There have been miming accusations levelled at Dolly Parton’s crowd-pleasing Glastonbury set, we look at the evidence.
It’s nothing new for a universally acclaimed artist to mime in front of huge crowds. Eminem mimed his way through his 2013 Reading Festival headline appearance and still received a mostly positive reaction from a boisterous crowd. But for most live music enthusiasts, an artist miming in a live setting is nothing short of a heinous crime, an unforgivable cardinal sin that betrays the entire point and of live performance and leaves the artist devoid of integrity. Perhaps that best explains the furore that greeted Dolly Parton’s Glastonbury set as many people asked the question- “was Dolly miming?”
'Mimegate' sparked a huge debate over whether the singer was actually singing during her set.
In response to a wave of criticism and accusations from commentators, Parton replied to enquiries to the Sun: “My boobs are fake, my hair is fake but what’s real is my voice and my heart”. Parton continues to deny any falsehood in her otherwise hugely entertaining performance, which managed to draw a crowd that dwarfed that of the headlines Arcade Fire, Metallica and Kasabian whilst besting every other main stage act in terms of audience size. Over 100,000 flocked to see the country star, now 68, deliver such iconic tracks as “Jolene” and “Blue Smoke” but it seemed for some the fact that she wasn’t actually singing was all too evident. Television viewers were also quick to point out discrepancies between Parton’s lips and the vocals that were audible. Fans who watched the show from the comfort of their living rooms rather than the festivals muddy confines have suggested that the blame for the controversy lies not with the fact that Parton was duping fans but a delay in the TV signal which made it appear as if Parton’s vocal trailed her physical movements by several milliseconds.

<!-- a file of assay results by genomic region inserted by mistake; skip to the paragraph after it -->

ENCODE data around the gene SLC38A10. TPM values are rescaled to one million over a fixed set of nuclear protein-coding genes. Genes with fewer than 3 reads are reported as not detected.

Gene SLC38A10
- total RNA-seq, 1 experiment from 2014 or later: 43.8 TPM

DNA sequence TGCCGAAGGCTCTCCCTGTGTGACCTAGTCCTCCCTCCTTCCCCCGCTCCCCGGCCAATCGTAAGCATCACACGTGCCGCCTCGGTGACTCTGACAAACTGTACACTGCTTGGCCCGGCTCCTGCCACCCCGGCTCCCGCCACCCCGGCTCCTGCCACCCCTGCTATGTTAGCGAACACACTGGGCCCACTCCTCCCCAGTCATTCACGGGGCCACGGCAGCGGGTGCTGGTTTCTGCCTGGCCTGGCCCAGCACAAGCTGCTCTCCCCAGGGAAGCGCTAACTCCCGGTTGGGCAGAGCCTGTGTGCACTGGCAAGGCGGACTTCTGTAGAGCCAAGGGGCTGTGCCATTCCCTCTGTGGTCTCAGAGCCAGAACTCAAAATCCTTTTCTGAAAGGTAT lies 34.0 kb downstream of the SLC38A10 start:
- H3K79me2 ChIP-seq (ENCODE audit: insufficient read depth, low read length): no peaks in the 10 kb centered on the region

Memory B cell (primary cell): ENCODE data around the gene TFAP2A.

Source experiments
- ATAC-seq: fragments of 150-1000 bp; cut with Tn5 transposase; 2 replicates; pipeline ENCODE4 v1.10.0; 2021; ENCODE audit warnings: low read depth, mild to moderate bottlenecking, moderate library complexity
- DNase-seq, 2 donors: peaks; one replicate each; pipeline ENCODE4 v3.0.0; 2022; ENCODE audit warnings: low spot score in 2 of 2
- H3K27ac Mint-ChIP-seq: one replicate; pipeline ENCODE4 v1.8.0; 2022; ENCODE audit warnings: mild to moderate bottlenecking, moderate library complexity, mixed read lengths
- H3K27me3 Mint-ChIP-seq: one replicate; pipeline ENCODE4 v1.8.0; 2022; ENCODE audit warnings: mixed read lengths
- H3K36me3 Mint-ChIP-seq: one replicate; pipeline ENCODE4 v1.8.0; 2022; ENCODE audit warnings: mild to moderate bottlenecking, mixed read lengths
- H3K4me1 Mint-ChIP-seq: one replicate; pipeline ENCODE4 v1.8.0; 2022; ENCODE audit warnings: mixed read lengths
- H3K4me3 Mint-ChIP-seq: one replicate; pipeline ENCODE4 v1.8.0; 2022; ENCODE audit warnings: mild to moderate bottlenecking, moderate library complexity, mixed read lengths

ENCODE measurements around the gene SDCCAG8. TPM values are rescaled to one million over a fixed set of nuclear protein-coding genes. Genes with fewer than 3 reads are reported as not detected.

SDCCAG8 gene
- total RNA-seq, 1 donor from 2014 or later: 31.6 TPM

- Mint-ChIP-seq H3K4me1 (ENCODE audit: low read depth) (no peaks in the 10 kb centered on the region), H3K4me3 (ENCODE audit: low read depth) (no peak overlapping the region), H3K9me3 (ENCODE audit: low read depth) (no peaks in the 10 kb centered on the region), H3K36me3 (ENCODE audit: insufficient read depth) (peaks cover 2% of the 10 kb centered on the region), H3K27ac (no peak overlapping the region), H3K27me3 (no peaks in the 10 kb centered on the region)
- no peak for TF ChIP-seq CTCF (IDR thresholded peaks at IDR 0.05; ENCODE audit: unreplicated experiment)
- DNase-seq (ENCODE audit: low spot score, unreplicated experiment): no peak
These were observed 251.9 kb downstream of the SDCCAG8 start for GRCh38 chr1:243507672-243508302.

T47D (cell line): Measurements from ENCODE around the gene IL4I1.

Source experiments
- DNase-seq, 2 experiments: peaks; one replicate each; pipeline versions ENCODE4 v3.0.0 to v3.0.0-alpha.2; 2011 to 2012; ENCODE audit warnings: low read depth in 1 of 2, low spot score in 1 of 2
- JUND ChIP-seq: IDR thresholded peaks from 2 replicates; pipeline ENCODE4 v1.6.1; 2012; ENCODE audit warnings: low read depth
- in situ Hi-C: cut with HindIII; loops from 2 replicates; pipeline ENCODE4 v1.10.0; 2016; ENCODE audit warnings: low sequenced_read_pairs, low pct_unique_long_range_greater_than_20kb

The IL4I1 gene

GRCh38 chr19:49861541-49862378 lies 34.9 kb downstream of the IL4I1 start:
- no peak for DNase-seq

Well-spoken celebrity egghead Stephen Fry was amongst those who leapt to the defence of the rhinestone-encrusted Parton, declaring to his copious Twitter followers that the issue lay with the broadcasters rather than Parton herself. Regardless, it is a known fact that Parton has previously used pre-recorded elements in her shows as “an effort to entertain by being able to have a bigger production and, hopefully, a better sound”, according to a 2004 statement found on her website, Dollymania. But the light-hearted way in which Dolly Parton has brushed away such accusations by a typically ravenous British press suggests that the claims themselves are a load of codswallop. With no comment from the event’s organisers on the issue, it looks as though all we can do is speculate but her legendary status affords the multi-million selling artist the benefit of the doubt.
Moreover, the levels of criticism directed towards the country music legend seem hugely skewed considering the widespread use of vocal pitch correcting software known widely as auto-tune which is employed by a staggering amount of artists both on record and in live performance, most famously on the talent-hunting TV show X-Factor. Doctored vocals are an unfortunately ubiquitous facet of live performance from today’s pop stars who largely escape such sharp-clawed criticism as that aimed at the Dolly.
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